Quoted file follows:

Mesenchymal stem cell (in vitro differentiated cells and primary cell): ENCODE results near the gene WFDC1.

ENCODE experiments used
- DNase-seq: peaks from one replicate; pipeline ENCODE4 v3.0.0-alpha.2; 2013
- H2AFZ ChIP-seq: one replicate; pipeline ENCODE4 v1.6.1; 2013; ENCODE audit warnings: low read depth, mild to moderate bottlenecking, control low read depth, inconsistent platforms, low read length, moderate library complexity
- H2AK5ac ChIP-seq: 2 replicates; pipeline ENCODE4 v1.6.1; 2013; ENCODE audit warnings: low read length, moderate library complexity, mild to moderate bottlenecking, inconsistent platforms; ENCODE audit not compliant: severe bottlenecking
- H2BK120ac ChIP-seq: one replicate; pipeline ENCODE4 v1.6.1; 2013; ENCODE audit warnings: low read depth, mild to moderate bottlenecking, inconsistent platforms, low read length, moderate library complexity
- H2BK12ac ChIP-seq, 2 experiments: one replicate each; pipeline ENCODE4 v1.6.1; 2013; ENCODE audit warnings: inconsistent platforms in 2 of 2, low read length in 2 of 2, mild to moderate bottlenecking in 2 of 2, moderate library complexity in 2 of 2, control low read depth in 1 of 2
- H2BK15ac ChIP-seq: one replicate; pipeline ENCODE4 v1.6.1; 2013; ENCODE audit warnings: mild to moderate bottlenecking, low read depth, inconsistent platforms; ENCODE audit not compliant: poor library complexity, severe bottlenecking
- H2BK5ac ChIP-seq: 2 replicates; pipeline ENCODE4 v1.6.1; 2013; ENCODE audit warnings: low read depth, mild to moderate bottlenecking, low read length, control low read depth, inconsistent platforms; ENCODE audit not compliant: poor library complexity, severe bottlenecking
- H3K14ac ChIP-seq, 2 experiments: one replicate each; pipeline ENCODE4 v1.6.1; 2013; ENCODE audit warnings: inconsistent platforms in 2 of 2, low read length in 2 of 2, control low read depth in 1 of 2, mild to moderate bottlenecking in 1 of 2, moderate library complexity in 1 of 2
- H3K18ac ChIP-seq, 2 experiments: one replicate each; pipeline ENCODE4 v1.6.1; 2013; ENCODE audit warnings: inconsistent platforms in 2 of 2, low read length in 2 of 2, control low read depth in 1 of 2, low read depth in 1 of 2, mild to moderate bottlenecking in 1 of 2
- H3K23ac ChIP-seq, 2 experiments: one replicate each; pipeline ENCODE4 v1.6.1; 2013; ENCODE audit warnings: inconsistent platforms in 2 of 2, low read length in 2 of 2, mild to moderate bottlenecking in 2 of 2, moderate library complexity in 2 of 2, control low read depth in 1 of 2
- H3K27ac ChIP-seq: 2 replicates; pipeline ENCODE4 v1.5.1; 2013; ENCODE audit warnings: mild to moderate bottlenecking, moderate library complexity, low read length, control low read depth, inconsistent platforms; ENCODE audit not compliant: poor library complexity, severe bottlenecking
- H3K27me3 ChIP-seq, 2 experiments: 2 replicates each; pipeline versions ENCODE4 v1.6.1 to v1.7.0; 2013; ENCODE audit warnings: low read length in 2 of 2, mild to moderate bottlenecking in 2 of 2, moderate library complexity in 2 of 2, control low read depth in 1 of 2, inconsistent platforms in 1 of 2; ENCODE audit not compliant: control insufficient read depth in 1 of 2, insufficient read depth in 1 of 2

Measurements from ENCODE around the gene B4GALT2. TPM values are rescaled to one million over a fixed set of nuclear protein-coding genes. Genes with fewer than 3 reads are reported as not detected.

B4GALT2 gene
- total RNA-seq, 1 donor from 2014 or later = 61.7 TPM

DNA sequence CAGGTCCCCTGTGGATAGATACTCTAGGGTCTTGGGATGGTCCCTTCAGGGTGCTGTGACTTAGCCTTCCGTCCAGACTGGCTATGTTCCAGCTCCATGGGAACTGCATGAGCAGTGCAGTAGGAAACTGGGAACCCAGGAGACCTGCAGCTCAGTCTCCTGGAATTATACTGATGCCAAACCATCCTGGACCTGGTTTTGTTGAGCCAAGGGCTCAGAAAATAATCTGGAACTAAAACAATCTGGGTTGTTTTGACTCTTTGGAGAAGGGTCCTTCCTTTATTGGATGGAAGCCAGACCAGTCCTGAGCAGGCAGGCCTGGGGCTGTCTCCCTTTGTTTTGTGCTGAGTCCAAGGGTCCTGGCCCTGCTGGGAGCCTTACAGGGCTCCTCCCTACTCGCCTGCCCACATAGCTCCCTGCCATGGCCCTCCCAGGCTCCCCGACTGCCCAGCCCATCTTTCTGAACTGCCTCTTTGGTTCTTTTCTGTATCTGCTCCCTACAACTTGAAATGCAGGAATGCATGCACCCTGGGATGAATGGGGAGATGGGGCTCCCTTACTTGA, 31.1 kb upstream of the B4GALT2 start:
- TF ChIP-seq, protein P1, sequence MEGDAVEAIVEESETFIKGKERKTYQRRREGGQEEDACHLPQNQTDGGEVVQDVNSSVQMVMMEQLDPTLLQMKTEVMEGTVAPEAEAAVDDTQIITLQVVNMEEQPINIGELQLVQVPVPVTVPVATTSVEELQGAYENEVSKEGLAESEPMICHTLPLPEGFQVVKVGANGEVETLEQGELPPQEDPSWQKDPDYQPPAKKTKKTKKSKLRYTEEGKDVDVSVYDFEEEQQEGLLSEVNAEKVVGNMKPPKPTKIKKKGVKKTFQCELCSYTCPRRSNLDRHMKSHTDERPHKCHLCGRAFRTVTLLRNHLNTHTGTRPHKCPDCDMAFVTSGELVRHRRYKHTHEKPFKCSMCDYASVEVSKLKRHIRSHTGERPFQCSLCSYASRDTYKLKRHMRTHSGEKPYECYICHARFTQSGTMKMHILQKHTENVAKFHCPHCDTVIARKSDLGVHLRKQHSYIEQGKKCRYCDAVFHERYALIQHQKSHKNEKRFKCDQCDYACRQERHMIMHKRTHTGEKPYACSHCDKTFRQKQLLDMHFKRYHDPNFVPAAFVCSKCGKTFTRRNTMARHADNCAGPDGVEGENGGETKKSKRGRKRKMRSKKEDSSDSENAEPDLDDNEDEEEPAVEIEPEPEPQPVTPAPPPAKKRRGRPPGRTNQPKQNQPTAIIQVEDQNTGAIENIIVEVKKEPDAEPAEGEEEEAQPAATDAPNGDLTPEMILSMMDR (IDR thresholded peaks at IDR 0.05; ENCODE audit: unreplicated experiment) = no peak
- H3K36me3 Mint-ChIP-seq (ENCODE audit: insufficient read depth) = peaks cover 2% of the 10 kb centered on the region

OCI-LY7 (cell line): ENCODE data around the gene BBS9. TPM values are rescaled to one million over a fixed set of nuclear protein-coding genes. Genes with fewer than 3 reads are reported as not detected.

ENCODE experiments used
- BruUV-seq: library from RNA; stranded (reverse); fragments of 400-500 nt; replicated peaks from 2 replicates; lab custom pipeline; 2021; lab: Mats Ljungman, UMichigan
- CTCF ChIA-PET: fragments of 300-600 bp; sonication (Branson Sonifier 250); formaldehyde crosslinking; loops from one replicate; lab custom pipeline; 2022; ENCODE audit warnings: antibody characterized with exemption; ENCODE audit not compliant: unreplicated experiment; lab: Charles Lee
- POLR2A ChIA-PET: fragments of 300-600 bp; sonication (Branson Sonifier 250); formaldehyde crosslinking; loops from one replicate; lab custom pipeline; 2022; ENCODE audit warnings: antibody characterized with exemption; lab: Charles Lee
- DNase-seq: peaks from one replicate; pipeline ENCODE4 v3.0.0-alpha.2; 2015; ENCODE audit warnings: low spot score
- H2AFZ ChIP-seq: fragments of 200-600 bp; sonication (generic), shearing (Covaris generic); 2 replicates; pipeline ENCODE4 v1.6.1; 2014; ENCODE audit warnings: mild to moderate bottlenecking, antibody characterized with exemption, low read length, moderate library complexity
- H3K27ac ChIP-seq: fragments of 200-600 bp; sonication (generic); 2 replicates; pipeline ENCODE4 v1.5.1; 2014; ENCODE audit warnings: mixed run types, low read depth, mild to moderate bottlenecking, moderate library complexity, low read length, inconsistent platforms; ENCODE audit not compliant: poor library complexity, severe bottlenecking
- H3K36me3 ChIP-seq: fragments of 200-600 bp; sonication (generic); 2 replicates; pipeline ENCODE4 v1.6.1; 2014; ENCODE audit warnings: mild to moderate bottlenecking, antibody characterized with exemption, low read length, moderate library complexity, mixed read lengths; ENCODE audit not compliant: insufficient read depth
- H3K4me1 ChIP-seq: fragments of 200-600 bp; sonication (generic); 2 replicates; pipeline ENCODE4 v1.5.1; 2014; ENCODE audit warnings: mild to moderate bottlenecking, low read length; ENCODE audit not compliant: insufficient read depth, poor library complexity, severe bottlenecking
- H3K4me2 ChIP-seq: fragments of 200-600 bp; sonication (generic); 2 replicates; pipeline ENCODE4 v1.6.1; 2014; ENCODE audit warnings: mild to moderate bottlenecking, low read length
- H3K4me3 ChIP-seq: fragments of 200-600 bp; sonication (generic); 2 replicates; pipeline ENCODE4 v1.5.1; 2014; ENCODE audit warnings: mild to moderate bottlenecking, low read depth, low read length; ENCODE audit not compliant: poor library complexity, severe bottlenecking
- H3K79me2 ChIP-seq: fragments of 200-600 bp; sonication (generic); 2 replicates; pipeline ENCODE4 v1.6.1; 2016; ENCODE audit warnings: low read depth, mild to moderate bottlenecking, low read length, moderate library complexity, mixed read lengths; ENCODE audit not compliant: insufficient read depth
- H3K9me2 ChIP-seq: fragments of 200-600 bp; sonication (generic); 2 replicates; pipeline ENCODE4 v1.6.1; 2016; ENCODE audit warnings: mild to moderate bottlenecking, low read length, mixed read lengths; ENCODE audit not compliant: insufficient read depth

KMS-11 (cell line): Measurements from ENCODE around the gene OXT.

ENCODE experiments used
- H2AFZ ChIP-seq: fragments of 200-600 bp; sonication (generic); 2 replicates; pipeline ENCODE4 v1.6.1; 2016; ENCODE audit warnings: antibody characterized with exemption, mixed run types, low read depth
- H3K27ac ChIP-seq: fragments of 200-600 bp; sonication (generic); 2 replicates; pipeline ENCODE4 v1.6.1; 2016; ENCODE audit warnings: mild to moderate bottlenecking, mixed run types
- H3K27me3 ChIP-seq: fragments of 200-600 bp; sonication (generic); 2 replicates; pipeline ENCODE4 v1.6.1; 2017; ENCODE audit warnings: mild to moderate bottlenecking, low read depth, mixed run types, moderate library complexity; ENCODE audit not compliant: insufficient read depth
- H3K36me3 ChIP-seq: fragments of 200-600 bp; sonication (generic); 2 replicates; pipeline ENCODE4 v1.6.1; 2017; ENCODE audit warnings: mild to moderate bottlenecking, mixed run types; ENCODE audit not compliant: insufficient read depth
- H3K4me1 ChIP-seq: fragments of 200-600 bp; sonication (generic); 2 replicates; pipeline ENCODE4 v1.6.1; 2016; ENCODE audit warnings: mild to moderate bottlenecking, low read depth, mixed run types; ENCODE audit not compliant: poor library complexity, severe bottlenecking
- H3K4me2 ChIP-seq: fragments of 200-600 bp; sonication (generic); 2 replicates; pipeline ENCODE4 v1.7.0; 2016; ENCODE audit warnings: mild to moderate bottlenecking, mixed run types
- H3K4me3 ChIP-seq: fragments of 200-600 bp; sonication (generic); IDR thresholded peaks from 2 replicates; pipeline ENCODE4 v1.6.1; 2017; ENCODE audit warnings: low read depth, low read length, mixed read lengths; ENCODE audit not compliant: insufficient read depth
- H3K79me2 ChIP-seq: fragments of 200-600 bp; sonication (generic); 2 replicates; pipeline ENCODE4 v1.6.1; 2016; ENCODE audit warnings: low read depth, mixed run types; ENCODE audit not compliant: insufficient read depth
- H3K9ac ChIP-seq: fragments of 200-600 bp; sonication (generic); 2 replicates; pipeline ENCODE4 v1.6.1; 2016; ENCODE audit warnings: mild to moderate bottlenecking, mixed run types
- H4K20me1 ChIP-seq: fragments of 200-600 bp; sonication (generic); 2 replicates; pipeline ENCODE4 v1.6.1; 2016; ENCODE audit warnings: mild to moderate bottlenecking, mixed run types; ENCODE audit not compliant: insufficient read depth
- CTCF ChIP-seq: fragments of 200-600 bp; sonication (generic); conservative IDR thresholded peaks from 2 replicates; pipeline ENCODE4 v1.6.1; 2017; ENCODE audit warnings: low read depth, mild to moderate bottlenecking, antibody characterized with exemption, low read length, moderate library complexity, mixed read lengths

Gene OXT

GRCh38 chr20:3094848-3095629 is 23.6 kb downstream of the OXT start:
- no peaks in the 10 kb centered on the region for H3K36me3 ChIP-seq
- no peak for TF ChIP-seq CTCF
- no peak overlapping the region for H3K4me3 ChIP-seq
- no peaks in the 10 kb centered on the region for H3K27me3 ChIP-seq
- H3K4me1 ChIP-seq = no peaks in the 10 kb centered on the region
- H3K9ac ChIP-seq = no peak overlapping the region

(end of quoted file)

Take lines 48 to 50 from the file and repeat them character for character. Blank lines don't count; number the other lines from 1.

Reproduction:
Gene OXT

GRCh38 chr20:3094848-3095629 is 23.6 kb downstream of the OXT start:
- no peaks in the 10 kb centered on the region for H3K36me3 ChIP-seq